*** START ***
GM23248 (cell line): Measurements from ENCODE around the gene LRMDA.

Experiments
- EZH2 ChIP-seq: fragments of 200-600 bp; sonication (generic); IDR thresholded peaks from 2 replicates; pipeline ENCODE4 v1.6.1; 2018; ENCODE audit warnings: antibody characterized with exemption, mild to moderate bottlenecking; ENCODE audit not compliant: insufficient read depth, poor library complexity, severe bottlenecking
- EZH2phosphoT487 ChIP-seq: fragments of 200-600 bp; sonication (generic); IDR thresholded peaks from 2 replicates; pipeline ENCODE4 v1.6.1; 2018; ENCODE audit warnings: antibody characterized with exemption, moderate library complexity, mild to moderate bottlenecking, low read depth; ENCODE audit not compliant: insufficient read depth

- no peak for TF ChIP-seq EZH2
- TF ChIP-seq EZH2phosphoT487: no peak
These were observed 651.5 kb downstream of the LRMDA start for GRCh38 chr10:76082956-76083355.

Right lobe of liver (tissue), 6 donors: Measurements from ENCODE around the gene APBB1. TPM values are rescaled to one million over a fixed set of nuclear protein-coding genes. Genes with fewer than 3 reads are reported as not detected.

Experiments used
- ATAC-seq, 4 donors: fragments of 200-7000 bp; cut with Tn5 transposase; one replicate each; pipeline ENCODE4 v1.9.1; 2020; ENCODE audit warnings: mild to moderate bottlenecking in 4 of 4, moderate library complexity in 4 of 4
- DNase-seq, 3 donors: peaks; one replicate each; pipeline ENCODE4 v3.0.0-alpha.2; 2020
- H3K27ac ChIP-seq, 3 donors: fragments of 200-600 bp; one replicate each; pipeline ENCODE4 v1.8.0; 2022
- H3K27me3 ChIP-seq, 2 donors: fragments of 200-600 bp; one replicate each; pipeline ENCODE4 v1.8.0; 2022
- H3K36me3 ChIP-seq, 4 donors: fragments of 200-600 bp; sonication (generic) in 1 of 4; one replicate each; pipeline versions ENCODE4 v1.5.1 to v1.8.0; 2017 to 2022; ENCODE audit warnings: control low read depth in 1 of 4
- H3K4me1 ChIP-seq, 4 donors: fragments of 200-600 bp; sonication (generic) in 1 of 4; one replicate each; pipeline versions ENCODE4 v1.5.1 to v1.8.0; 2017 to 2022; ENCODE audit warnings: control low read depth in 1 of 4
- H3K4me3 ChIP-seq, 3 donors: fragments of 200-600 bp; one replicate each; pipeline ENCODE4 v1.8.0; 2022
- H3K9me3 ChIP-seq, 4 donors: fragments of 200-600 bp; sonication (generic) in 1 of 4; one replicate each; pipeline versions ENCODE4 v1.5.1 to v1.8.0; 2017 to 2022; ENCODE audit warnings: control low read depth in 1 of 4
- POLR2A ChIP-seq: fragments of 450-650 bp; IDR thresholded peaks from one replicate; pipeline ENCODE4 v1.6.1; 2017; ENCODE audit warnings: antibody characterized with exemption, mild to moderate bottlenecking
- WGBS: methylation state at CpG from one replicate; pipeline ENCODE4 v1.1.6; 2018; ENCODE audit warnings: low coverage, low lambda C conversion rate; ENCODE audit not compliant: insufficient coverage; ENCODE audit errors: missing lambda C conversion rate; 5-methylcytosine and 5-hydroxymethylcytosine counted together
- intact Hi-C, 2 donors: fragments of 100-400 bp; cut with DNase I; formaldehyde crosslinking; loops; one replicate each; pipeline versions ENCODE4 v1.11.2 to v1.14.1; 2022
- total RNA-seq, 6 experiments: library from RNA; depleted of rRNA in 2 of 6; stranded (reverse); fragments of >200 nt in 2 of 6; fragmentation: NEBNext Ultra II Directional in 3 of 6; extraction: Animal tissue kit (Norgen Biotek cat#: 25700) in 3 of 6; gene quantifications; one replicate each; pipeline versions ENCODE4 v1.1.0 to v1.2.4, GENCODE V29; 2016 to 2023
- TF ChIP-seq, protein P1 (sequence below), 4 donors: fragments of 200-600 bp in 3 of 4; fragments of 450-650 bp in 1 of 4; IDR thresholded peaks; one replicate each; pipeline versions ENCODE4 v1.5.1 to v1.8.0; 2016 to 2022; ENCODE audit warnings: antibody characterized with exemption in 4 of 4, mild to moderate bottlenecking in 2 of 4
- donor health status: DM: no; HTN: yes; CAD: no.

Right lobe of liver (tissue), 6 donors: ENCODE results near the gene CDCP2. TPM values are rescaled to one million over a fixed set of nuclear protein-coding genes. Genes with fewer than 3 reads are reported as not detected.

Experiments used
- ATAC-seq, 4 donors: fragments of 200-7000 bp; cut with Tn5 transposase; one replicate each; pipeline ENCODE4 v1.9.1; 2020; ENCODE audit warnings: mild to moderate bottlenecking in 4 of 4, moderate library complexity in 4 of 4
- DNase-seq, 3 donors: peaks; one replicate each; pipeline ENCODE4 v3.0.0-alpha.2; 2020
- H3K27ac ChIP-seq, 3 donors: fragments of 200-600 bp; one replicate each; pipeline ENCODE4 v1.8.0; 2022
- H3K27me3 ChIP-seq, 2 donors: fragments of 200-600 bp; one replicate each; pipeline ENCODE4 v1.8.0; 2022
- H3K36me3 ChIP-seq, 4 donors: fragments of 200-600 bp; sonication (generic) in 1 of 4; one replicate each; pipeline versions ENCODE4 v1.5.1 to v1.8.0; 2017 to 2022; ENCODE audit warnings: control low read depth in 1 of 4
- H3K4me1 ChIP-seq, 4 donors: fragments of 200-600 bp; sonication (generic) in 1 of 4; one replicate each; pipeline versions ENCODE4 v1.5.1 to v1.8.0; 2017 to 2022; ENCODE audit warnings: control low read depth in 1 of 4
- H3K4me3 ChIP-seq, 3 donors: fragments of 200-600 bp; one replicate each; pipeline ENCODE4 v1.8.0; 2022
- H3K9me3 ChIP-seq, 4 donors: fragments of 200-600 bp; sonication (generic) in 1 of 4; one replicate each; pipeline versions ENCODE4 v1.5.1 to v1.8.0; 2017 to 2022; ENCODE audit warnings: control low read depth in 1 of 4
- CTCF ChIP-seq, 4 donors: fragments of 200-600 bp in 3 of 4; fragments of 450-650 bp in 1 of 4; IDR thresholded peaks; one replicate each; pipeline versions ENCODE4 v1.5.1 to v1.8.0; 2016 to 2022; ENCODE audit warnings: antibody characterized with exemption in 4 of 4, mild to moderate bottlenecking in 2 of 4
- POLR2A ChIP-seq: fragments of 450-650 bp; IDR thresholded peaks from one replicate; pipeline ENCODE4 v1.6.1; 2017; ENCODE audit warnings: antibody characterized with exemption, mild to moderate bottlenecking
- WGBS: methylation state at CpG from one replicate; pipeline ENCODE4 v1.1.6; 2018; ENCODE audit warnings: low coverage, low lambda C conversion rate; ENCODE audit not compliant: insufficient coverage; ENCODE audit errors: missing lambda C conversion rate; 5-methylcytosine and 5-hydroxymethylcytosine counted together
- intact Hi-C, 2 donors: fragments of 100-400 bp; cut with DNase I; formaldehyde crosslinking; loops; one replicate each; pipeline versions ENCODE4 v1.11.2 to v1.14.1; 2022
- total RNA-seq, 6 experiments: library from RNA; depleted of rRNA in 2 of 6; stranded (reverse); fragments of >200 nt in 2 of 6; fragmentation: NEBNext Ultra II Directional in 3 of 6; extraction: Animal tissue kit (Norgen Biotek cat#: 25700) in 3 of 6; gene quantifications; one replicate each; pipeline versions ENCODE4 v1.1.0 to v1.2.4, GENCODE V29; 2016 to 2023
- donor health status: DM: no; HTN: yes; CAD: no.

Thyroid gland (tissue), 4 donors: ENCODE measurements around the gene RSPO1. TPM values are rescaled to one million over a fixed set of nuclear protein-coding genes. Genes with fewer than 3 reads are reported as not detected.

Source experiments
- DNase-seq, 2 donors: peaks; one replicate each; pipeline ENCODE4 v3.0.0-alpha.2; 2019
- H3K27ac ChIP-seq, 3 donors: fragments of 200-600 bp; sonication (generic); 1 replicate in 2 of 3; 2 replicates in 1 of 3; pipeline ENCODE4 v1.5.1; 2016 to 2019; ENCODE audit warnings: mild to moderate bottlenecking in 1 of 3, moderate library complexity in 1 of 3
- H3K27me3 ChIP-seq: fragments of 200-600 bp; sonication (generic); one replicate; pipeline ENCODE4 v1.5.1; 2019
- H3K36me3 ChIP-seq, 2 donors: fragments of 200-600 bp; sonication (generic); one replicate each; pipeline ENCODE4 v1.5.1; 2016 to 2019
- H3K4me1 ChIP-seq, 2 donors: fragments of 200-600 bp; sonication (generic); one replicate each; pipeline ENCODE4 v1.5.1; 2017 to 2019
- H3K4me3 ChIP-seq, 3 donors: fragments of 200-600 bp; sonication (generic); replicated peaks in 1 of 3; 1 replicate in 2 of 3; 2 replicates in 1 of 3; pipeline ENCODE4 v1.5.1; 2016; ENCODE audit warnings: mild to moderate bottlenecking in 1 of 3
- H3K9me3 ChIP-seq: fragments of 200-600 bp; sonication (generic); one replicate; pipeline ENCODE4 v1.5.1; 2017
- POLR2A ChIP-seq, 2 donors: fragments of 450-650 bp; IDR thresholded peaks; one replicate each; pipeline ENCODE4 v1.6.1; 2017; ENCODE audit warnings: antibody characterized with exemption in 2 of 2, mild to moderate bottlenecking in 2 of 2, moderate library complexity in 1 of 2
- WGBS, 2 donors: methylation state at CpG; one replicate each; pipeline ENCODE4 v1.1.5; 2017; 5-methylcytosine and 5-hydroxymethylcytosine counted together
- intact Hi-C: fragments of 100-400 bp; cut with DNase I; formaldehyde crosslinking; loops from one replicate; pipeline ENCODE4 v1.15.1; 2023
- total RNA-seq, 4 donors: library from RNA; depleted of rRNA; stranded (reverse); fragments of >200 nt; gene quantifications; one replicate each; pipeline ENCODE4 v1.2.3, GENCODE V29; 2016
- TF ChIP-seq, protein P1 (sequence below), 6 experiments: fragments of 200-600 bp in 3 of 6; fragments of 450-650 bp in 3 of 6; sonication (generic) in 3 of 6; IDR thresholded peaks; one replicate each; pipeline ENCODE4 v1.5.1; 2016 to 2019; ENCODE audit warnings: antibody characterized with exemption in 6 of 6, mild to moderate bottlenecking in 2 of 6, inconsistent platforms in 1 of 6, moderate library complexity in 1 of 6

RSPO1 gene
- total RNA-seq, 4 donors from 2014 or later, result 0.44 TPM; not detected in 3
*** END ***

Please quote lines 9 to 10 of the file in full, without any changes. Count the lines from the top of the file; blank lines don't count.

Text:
Experiments used
- ATAC-seq, 4 donors: fragments of 200-7000 bp; cut with Tn5 transposase; one replicate each; pipeline ENCODE4 v1.9.1; 2020; ENCODE audit warnings: mild to moderate bottlenecking in 4 of 4, moderate library complexity in 4 of 4